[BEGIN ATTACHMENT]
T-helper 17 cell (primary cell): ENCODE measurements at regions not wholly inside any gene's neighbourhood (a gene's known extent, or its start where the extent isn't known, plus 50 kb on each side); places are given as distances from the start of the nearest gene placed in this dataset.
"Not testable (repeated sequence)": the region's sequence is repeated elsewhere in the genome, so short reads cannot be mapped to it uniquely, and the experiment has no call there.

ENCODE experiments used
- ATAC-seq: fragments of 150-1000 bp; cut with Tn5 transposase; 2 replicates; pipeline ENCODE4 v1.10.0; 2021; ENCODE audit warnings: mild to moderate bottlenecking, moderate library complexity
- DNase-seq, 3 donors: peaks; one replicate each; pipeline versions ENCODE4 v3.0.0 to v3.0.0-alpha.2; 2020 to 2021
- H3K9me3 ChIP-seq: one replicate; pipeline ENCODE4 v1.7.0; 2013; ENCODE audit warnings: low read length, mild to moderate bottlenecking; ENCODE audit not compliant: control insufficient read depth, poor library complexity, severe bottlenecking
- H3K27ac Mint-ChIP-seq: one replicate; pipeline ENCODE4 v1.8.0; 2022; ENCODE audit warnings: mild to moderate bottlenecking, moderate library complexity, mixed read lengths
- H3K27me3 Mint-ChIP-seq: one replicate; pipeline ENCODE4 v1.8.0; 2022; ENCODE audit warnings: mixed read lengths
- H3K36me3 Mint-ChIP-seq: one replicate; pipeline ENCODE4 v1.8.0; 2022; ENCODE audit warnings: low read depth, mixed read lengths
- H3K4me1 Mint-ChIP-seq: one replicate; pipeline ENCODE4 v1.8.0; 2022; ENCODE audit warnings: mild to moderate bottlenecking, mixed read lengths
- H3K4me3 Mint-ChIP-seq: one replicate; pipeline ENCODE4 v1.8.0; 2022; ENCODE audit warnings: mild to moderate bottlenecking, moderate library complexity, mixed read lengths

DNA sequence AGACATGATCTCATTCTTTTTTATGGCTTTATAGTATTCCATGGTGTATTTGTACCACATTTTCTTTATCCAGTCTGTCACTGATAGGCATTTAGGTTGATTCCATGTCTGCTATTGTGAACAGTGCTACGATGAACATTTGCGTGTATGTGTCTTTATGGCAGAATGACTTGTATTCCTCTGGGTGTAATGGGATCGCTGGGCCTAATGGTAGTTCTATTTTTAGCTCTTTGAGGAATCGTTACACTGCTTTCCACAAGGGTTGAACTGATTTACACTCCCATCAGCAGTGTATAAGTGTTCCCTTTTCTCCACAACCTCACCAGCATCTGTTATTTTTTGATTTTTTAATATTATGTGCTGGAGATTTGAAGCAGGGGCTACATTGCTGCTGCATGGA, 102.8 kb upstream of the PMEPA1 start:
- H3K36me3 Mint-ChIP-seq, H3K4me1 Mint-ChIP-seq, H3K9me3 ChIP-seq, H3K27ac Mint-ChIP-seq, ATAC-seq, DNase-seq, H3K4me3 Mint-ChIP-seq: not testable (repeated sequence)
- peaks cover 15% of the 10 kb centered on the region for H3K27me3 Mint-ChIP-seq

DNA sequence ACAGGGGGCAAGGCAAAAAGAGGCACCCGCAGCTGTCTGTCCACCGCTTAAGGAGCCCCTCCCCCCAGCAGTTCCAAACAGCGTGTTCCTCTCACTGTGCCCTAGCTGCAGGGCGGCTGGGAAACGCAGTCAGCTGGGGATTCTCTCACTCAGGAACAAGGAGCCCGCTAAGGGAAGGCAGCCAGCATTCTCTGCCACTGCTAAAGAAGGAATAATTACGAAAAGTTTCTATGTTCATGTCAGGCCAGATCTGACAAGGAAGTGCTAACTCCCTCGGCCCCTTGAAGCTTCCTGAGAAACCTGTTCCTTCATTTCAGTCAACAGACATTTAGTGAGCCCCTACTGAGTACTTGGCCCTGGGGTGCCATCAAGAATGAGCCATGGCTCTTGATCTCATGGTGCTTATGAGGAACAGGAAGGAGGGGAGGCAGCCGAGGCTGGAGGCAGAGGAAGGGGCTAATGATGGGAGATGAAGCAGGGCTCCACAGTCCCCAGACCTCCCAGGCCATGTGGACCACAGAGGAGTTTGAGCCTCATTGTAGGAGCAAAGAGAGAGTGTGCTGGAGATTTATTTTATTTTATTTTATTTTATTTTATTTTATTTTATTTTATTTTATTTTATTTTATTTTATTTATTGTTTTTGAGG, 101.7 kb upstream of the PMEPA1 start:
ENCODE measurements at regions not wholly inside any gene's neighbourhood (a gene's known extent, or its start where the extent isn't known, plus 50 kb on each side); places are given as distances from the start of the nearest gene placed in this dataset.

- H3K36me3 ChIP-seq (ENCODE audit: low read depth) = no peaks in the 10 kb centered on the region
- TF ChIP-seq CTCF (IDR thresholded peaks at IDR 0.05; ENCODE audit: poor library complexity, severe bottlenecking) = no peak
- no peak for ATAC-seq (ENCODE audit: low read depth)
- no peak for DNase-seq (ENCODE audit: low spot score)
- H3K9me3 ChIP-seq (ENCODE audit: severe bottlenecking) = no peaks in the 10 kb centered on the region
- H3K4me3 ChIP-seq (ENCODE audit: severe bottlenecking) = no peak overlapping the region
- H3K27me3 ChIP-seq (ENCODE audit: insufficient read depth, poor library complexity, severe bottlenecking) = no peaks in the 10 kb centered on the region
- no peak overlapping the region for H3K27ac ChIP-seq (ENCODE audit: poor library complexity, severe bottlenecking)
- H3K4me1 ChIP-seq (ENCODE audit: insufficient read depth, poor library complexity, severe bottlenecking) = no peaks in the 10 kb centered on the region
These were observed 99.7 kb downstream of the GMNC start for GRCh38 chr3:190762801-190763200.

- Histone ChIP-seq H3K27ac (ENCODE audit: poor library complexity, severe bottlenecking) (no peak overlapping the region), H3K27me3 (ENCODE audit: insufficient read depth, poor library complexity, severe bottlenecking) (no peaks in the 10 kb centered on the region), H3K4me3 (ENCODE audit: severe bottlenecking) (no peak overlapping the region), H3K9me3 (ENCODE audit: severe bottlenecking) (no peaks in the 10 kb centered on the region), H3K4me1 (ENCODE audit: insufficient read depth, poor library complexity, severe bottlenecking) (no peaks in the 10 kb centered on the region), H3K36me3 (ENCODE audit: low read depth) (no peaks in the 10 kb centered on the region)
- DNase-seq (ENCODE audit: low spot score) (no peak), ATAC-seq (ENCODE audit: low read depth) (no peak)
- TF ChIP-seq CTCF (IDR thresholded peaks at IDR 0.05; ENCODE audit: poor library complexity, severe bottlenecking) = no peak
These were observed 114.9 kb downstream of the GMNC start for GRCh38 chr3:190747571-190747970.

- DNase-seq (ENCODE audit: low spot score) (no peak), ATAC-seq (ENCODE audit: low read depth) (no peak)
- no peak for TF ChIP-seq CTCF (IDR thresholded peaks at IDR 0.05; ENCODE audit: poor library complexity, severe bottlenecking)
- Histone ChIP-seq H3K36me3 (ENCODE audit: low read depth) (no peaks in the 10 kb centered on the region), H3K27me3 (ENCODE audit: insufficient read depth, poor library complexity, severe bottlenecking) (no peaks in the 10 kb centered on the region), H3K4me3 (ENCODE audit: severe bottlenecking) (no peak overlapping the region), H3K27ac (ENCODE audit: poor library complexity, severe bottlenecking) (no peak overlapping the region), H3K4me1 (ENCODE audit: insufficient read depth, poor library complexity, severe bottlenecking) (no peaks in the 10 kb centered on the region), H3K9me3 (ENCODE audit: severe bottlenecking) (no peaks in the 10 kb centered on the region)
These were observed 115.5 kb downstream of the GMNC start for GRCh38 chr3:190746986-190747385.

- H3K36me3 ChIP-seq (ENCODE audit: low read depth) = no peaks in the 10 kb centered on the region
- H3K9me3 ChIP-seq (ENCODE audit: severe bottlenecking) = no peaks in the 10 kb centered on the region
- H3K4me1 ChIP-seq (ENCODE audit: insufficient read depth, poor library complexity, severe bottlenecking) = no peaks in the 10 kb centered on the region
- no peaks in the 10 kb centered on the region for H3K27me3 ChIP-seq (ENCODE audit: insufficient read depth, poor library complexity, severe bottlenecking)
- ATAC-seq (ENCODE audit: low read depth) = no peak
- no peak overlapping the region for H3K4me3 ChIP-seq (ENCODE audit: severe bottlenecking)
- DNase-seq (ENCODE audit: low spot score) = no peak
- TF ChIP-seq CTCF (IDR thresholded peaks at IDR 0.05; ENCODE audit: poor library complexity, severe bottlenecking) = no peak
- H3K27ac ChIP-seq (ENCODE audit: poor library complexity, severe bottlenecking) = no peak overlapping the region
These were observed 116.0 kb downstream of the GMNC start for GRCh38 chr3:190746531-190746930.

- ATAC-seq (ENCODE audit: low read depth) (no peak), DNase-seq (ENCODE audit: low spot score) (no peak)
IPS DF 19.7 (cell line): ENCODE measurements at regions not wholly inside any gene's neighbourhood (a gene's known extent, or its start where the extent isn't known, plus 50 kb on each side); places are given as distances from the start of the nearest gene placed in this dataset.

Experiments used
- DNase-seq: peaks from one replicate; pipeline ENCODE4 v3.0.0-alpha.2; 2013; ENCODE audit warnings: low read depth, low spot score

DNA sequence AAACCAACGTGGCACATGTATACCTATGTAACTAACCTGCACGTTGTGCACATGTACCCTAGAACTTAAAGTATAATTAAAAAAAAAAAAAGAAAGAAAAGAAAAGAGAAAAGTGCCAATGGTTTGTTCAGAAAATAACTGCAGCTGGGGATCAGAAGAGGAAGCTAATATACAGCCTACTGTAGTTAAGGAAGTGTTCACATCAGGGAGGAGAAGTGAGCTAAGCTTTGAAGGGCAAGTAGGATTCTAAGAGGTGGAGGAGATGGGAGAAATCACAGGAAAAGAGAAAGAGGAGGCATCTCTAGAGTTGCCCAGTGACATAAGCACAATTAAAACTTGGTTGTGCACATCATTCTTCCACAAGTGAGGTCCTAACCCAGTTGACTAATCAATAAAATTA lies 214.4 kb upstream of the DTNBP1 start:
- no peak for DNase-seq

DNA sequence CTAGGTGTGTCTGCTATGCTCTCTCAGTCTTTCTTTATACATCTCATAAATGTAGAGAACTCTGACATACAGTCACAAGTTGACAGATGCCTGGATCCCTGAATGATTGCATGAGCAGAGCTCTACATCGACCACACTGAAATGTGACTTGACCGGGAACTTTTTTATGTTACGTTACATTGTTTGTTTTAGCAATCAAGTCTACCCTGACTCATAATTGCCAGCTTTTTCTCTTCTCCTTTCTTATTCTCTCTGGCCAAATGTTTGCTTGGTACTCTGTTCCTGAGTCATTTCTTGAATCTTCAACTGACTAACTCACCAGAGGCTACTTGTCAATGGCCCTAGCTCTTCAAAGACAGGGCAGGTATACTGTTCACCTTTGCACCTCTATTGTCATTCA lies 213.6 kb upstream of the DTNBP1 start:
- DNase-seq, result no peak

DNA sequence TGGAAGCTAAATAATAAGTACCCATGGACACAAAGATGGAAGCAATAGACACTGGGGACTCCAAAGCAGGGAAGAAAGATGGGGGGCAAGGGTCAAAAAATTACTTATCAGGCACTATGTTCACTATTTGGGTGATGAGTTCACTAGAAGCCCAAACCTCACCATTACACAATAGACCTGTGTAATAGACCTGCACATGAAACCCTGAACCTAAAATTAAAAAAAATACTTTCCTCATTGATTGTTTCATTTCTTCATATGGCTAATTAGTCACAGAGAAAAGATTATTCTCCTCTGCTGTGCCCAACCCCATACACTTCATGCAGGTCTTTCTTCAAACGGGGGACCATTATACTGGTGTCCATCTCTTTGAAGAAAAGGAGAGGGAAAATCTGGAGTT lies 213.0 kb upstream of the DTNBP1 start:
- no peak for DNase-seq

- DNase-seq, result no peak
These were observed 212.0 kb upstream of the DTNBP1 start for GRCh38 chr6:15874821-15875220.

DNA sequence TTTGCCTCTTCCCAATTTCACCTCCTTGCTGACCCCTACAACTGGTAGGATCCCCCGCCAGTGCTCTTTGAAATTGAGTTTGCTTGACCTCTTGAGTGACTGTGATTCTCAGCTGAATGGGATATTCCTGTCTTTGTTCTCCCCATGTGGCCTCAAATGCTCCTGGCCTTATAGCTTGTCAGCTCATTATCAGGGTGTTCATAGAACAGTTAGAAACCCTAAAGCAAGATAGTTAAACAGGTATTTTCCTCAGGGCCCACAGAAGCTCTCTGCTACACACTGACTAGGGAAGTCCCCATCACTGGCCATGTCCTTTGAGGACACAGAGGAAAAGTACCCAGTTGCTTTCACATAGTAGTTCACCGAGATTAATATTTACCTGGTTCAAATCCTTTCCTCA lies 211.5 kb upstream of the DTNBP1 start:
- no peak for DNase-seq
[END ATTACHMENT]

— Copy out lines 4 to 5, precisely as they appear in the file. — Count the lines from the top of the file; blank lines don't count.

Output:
- ATAC-seq: fragments of 150-1000 bp; cut with Tn5 transposase; 2 replicates; pipeline ENCODE4 v1.10.0; 2021; ENCODE audit warnings: mild to moderate bottlenecking, moderate library complexity
- DNase-seq, 3 donors: peaks; one replicate each; pipeline versions ENCODE4 v3.0.0 to v3.0.0-alpha.2; 2020 to 2021